Medical records are private and confidential, including those about your involvement in a clinical trial. Health professionals directly involved in y our care or study can access your personal and medical information, but only if it’s necessary for their work. They can’t give any information about you to others unless it is relevant to your health care or the study.
Clinical trials and other research studies collect personal data about you. The participant information may mention who will and won’t have access to your personal data. You might be asked to consent to the research team seeing your existing medical records or particular test results.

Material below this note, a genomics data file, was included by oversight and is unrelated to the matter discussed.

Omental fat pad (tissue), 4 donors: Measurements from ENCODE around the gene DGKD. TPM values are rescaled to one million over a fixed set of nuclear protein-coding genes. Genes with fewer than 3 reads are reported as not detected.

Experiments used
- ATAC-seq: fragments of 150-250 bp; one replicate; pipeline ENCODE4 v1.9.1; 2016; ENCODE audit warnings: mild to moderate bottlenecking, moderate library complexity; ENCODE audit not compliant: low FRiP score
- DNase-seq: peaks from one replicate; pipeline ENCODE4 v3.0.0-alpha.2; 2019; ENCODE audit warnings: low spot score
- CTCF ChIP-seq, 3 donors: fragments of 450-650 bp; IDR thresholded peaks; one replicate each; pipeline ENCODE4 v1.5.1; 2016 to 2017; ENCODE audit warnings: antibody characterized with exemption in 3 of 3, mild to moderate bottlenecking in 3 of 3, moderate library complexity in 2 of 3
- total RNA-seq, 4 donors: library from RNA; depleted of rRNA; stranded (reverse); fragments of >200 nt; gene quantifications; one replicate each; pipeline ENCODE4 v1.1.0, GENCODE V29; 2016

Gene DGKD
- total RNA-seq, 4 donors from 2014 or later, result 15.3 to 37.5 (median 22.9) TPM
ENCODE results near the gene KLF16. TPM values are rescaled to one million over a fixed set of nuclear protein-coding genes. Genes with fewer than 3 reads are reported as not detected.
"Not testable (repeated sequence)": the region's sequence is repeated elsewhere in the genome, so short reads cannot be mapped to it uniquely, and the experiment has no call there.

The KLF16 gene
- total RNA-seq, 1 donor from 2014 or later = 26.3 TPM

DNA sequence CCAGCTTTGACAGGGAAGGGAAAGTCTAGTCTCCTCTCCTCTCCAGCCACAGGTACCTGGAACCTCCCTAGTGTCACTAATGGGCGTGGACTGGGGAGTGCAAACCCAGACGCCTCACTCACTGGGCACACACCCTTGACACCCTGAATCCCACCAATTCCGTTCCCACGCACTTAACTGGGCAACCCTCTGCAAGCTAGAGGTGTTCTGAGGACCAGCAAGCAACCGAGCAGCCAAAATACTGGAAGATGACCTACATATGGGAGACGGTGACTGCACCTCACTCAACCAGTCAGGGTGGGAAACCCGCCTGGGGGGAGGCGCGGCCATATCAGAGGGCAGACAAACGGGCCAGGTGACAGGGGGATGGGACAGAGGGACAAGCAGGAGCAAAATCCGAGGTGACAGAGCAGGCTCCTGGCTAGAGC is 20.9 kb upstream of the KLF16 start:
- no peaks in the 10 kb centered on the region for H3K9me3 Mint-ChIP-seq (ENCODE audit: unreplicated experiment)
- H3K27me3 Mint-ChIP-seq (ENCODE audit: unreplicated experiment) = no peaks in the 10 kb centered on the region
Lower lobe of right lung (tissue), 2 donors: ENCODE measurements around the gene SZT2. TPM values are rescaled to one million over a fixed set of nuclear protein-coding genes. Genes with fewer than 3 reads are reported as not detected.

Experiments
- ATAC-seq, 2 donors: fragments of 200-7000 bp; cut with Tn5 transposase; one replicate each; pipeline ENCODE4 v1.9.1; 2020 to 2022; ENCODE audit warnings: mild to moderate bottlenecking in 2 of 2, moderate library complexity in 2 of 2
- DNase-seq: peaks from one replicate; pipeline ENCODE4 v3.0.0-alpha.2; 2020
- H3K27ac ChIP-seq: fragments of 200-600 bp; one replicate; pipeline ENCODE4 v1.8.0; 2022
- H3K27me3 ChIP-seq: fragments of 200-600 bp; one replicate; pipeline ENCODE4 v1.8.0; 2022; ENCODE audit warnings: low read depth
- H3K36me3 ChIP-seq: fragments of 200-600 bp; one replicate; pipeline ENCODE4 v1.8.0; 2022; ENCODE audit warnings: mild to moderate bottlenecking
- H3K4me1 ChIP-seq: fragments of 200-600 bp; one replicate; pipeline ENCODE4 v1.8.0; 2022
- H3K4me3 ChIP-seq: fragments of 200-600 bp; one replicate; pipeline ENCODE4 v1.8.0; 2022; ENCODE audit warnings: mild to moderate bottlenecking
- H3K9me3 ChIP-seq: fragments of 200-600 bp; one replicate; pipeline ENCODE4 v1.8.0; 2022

Information collected during the study is often de-identified. In most cases, this means that your name will be removed and replaced with a unique participant number so your identity cannot be revealed unless necessary, e.g. for safety reasons. Being de-identified means when the results are published in medical journal articles or discussed at medical conferences, you will not be named.
At the end of a clinical trial, all personal information is stored in a secure place for at least 15 years before it can be destroyed. This is a legal requirement. If you have questions or concerns about your privacy in a clinical trial or other research study, talk to the clinical trials or research nurse.